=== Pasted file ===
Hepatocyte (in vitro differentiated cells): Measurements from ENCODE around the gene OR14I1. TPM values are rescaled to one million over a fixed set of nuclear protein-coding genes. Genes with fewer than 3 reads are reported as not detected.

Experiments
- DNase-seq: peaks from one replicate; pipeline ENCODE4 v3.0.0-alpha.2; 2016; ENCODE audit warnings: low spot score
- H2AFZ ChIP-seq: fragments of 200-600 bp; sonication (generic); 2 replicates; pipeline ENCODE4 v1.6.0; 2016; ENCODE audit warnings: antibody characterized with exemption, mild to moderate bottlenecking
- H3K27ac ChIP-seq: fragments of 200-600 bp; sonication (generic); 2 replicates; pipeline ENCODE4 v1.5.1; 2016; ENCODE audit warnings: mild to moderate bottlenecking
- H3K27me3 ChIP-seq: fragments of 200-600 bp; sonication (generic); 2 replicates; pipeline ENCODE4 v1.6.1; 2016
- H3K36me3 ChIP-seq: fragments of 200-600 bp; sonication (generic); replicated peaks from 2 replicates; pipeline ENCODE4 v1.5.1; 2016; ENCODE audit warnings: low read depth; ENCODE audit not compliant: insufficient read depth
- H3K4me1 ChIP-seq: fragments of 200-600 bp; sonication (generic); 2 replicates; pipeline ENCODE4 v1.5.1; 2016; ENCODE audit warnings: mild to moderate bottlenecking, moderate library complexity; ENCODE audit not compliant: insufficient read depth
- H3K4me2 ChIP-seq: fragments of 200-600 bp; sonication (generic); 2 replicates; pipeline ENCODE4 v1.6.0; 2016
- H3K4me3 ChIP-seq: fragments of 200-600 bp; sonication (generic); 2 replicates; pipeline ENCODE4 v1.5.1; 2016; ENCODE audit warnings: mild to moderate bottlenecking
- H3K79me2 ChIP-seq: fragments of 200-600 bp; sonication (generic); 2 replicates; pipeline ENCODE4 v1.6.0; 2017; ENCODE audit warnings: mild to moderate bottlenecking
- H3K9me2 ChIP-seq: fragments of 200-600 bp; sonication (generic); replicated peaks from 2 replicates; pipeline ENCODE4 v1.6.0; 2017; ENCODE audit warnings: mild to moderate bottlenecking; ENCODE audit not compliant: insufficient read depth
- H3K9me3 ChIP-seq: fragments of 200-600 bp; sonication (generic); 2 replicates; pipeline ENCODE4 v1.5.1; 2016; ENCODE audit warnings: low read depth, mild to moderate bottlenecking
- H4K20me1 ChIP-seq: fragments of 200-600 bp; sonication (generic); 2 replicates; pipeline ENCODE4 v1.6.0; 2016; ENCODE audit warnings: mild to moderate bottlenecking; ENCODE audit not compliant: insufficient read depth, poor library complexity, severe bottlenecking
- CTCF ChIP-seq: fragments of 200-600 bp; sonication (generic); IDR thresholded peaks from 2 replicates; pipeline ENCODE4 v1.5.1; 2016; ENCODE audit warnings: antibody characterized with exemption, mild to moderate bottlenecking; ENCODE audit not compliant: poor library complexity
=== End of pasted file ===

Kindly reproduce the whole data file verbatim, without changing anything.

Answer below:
Hepatocyte (in vitro differentiated cells): Measurements from ENCODE around the gene OR14I1. TPM values are rescaled to one million over a fixed set of nuclear protein-coding genes. Genes with fewer than 3 reads are reported as not detected.

Experiments
- DNase-seq: peaks from one replicate; pipeline ENCODE4 v3.0.0-alpha.2; 2016; ENCODE audit warnings: low spot score
- H2AFZ ChIP-seq: fragments of 200-600 bp; sonication (generic); 2 replicates; pipeline ENCODE4 v1.6.0; 2016; ENCODE audit warnings: antibody characterized with exemption, mild to moderate bottlenecking
- H3K27ac ChIP-seq: fragments of 200-600 bp; sonication (generic); 2 replicates; pipeline ENCODE4 v1.5.1; 2016; ENCODE audit warnings: mild to moderate bottlenecking
- H3K27me3 ChIP-seq: fragments of 200-600 bp; sonication (generic); 2 replicates; pipeline ENCODE4 v1.6.1; 2016
- H3K36me3 ChIP-seq: fragments of 200-600 bp; sonication (generic); replicated peaks from 2 replicates; pipeline ENCODE4 v1.5.1; 2016; ENCODE audit warnings: low read depth; ENCODE audit not compliant: insufficient read depth
- H3K4me1 ChIP-seq: fragments of 200-600 bp; sonication (generic); 2 replicates; pipeline ENCODE4 v1.5.1; 2016; ENCODE audit warnings: mild to moderate bottlenecking, moderate library complexity; ENCODE audit not compliant: insufficient read depth
- H3K4me2 ChIP-seq: fragments of 200-600 bp; sonication (generic); 2 replicates; pipeline ENCODE4 v1.6.0; 2016
- H3K4me3 ChIP-seq: fragments of 200-600 bp; sonication (generic); 2 replicates; pipeline ENCODE4 v1.5.1; 2016; ENCODE audit warnings: mild to moderate bottlenecking
- H3K79me2 ChIP-seq: fragments of 200-600 bp; sonication (generic); 2 replicates; pipeline ENCODE4 v1.6.0; 2017; ENCODE audit warnings: mild to moderate bottlenecking
- H3K9me2 ChIP-seq: fragments of 200-600 bp; sonication (generic); replicated peaks from 2 replicates; pipeline ENCODE4 v1.6.0; 2017; ENCODE audit warnings: mild to moderate bottlenecking; ENCODE audit not compliant: insufficient read depth
- H3K9me3 ChIP-seq: fragments of 200-600 bp; sonication (generic); 2 replicates; pipeline ENCODE4 v1.5.1; 2016; ENCODE audit warnings: low read depth, mild to moderate bottlenecking
- H4K20me1 ChIP-seq: fragments of 200-600 bp; sonication (generic); 2 replicates; pipeline ENCODE4 v1.6.0; 2016; ENCODE audit warnings: mild to moderate bottlenecking; ENCODE audit not compliant: insufficient read depth, poor library complexity, severe bottlenecking
- CTCF ChIP-seq: fragments of 200-600 bp; sonication (generic); IDR thresholded peaks from 2 replicates; pipeline ENCODE4 v1.5.1; 2016; ENCODE audit warnings: antibody characterized with exemption, mild to moderate bottlenecking; ENCODE audit not compliant: poor library complexity